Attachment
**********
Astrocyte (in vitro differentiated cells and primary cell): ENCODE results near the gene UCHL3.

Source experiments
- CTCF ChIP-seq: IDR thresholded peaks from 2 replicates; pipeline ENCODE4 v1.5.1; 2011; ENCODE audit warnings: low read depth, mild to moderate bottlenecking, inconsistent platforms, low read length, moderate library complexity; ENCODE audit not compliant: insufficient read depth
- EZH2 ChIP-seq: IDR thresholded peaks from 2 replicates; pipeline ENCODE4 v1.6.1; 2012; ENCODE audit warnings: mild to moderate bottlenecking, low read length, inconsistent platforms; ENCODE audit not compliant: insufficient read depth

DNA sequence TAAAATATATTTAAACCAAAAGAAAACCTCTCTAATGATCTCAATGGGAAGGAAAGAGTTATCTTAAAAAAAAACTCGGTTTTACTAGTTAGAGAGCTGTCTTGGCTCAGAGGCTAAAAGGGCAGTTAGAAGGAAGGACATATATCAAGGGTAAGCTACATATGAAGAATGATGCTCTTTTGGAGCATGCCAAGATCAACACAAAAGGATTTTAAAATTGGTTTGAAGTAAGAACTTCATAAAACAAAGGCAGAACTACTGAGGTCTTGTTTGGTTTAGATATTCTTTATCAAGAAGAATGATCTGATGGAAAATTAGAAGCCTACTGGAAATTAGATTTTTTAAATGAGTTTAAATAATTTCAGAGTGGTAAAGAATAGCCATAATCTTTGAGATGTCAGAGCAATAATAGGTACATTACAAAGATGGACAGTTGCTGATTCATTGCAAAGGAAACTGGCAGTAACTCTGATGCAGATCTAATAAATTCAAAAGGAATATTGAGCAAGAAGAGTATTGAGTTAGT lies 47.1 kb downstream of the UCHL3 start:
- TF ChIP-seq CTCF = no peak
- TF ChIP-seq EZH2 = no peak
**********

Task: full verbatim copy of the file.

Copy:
Astrocyte (in vitro differentiated cells and primary cell): ENCODE results near the gene UCHL3.

Source experiments
- CTCF ChIP-seq: IDR thresholded peaks from 2 replicates; pipeline ENCODE4 v1.5.1; 2011; ENCODE audit warnings: low read depth, mild to moderate bottlenecking, inconsistent platforms, low read length, moderate library complexity; ENCODE audit not compliant: insufficient read depth
- EZH2 ChIP-seq: IDR thresholded peaks from 2 replicates; pipeline ENCODE4 v1.6.1; 2012; ENCODE audit warnings: mild to moderate bottlenecking, low read length, inconsistent platforms; ENCODE audit not compliant: insufficient read depth

DNA sequence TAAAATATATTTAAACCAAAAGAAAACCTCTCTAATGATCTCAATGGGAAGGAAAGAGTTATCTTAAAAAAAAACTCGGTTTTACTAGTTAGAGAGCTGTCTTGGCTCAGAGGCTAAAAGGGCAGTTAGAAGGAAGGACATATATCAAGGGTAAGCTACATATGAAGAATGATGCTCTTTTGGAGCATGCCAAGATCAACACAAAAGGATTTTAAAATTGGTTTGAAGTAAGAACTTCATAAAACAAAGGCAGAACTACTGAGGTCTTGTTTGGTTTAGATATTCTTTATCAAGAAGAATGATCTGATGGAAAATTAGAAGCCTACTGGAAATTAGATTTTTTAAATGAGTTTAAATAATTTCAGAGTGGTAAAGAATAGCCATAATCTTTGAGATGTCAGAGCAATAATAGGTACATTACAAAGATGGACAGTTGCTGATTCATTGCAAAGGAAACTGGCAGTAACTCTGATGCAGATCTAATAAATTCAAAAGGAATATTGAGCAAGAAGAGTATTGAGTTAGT lies 47.1 kb downstream of the UCHL3 start:
- TF ChIP-seq CTCF = no peak
- TF ChIP-seq EZH2 = no peak